This certainly isn't the first time Lance Armstrong has been accused of cheating. He's been accused by journalists and by competitors. He's had his urine samples from Tour de France competitions investigated by a suspicious French government. A former personal assistant dragged his name through the mud by saying she disposed of his used syringes. Armstrong has been accused so many times of using performance-enhancing substances there's a boy-crying-wolf quality to it all because every drug test he has taken has come back negative.

But performance enhancement, whether we're talking about steroids or blood doping, is the boogeyman of sports now, so it's impossible to turn a deaf ear to these accusations, the latest of which hit the news yesterday. L'Equipe, the French newspaper, has a four-page spread entitled "The Armstrong Lie" that reports that a recent testing of a 1999 B sample of Armstrong's urine revealed evidence of the drug EPO. EPO is said to be a choice drug for events requiring great stamina, because it artificially increases the number of red blood cells.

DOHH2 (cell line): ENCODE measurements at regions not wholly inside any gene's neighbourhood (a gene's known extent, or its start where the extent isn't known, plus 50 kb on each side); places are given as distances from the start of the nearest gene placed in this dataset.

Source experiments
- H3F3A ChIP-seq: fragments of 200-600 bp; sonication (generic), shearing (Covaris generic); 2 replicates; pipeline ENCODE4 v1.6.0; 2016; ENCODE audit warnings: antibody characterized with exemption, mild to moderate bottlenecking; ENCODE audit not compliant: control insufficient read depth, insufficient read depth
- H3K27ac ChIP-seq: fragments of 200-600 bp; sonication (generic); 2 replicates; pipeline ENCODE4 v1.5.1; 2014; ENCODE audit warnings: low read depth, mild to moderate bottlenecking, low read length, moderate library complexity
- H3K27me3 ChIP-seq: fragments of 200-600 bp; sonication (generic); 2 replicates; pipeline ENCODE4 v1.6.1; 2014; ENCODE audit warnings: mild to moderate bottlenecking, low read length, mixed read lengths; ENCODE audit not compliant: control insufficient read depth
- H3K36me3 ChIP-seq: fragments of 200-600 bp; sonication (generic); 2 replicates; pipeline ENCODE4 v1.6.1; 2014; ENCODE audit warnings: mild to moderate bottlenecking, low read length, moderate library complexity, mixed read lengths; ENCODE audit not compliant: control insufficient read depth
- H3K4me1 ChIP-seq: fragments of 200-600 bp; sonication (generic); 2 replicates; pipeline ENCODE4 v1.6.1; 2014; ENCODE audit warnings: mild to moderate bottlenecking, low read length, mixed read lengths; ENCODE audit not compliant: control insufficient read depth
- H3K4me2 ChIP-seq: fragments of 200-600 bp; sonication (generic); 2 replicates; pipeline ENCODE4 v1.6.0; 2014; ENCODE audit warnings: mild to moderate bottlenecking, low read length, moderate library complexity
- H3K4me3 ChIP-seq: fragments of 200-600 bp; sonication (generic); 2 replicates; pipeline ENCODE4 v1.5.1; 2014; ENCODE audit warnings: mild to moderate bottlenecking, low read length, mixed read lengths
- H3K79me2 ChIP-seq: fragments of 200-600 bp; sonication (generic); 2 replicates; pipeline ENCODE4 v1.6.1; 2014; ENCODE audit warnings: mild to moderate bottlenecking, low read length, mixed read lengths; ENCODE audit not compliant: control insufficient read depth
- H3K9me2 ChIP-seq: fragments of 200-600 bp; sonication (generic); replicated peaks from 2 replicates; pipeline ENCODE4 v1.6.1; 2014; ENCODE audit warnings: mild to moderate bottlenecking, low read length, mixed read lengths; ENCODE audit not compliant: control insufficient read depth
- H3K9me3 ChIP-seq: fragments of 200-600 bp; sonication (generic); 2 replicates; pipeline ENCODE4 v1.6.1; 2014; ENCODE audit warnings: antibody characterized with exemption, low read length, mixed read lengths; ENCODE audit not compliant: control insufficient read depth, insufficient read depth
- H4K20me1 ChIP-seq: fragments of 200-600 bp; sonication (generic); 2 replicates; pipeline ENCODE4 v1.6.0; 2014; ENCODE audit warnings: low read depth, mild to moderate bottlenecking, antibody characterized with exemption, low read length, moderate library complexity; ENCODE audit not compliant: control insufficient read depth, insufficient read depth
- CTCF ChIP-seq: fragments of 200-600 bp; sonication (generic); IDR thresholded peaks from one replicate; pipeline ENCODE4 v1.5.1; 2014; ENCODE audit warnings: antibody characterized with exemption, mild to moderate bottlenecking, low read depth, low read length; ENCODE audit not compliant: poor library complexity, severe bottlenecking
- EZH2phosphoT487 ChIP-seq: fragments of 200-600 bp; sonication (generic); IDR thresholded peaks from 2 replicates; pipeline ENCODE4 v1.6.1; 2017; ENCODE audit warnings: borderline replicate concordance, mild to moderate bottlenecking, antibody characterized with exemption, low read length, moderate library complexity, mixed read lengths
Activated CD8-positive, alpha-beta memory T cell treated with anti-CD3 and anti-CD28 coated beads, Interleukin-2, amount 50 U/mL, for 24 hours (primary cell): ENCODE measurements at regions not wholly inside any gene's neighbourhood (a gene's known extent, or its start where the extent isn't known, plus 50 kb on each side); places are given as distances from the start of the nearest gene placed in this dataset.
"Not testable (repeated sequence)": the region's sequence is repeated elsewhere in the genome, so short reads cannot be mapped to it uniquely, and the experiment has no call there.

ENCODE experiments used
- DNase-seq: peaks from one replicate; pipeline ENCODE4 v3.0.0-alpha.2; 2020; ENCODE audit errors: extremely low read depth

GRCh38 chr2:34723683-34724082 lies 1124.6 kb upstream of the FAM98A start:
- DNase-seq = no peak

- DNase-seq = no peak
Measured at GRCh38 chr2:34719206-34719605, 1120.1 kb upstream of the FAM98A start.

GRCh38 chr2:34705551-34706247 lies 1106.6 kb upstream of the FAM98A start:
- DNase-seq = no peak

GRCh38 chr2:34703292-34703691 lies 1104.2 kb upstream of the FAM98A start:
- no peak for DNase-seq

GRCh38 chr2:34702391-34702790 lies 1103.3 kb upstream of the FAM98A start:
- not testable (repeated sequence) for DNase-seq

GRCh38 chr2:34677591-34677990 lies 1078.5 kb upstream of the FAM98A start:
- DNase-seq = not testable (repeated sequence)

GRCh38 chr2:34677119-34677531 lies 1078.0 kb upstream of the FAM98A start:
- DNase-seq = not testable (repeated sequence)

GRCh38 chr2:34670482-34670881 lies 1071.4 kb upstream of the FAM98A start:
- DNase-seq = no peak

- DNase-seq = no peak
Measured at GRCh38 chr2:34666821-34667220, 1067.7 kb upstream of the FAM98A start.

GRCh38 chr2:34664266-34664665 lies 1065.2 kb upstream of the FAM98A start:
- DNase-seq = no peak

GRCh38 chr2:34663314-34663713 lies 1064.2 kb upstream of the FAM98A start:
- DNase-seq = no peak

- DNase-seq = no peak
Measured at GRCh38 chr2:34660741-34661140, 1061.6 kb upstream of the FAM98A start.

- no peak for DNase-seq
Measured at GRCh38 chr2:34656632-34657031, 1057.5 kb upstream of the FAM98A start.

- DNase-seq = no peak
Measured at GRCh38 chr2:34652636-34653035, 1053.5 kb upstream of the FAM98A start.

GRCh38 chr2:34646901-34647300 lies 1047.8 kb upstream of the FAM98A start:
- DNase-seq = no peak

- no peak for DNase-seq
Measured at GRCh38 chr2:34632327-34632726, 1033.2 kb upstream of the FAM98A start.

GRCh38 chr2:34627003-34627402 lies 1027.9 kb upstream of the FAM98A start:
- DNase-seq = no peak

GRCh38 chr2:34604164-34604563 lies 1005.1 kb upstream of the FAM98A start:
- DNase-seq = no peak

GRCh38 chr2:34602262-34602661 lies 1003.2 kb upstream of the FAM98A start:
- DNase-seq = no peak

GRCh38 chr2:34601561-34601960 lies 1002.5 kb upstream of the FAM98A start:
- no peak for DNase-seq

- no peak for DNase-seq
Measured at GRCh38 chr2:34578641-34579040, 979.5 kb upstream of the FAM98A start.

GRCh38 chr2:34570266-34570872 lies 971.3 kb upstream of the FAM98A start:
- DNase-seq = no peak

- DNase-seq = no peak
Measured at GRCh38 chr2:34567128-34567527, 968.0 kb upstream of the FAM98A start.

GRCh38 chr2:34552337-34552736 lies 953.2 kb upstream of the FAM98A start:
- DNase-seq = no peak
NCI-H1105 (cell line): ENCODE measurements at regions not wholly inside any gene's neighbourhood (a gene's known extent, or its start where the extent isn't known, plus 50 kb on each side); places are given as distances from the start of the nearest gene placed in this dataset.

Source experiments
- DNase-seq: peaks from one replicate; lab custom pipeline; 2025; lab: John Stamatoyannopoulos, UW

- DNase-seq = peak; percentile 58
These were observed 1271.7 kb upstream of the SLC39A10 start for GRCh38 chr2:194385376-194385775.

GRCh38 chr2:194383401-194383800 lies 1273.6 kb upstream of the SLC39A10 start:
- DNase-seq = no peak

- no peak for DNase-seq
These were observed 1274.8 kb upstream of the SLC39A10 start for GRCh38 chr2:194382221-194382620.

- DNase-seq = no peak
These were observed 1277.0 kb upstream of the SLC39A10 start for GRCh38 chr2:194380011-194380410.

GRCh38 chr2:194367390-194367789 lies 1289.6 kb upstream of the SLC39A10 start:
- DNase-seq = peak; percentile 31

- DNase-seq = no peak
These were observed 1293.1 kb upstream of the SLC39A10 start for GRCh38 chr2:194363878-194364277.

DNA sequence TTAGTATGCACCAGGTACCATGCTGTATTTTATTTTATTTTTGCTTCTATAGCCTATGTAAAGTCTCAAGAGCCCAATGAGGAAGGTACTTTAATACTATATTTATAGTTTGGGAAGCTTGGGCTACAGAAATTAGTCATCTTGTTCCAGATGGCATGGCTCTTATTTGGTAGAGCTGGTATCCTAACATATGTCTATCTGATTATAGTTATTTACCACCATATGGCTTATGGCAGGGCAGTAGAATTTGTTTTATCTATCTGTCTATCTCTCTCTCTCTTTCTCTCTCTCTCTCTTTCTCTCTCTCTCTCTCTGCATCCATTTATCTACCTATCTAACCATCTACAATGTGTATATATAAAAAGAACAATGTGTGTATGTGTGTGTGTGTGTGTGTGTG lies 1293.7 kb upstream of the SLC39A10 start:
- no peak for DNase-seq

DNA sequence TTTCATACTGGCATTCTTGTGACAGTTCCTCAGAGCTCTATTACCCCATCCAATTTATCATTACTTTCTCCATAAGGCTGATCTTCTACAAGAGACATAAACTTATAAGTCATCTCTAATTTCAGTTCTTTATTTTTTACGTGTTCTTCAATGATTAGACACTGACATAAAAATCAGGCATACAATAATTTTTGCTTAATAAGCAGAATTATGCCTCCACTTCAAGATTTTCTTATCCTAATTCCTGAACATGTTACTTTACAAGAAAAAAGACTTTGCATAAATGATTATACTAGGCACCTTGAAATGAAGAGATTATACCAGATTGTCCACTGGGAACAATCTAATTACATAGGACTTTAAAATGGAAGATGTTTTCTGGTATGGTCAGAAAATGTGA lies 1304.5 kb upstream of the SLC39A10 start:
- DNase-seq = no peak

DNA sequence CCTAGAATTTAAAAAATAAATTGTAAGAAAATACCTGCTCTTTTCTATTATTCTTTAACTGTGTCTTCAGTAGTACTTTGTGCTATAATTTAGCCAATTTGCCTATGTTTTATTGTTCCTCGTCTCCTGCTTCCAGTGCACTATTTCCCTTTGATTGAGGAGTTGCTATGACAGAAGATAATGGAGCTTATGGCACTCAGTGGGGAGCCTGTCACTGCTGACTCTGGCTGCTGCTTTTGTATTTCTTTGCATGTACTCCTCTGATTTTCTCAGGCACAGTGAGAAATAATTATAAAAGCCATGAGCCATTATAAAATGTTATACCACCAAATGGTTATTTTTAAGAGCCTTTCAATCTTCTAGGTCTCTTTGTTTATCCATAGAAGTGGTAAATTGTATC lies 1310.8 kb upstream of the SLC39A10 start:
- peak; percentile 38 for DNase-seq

L'Equipe says EPO showed up in Armstrong's urine six times during the 1999 Tour de France, the first of Armstrong's historic and, to many, inspirational seven victories there.

Is this accusation any more solid than the previous ones? We still don't know. L'Equipe based its investigation on what are called B samples, which are the second of two samples used in doping tests. The A samples were used for tests six years ago, and the B samples had an ID number the newspaper says it matched to Armstrong, and printed photos of what it says are the official doping documents.

So, we're supposed to hang Armstrong on six-year-old B samples? How can we be sure they were his or that they hadn't been contaminated in all that time?

Well, there's more. The Tour de France's director, Jean-Marie Leblanc, said in a radio interview that he found L'Equipe's report to be "very complete, very professional, very meticulous" and that it "appears credible." So, this wasn't some goofball taking potshots at Armstrong anonymously. It's the director of the race saying, essentially, he believes Armstrong cheated to win the 1999 Tour de France.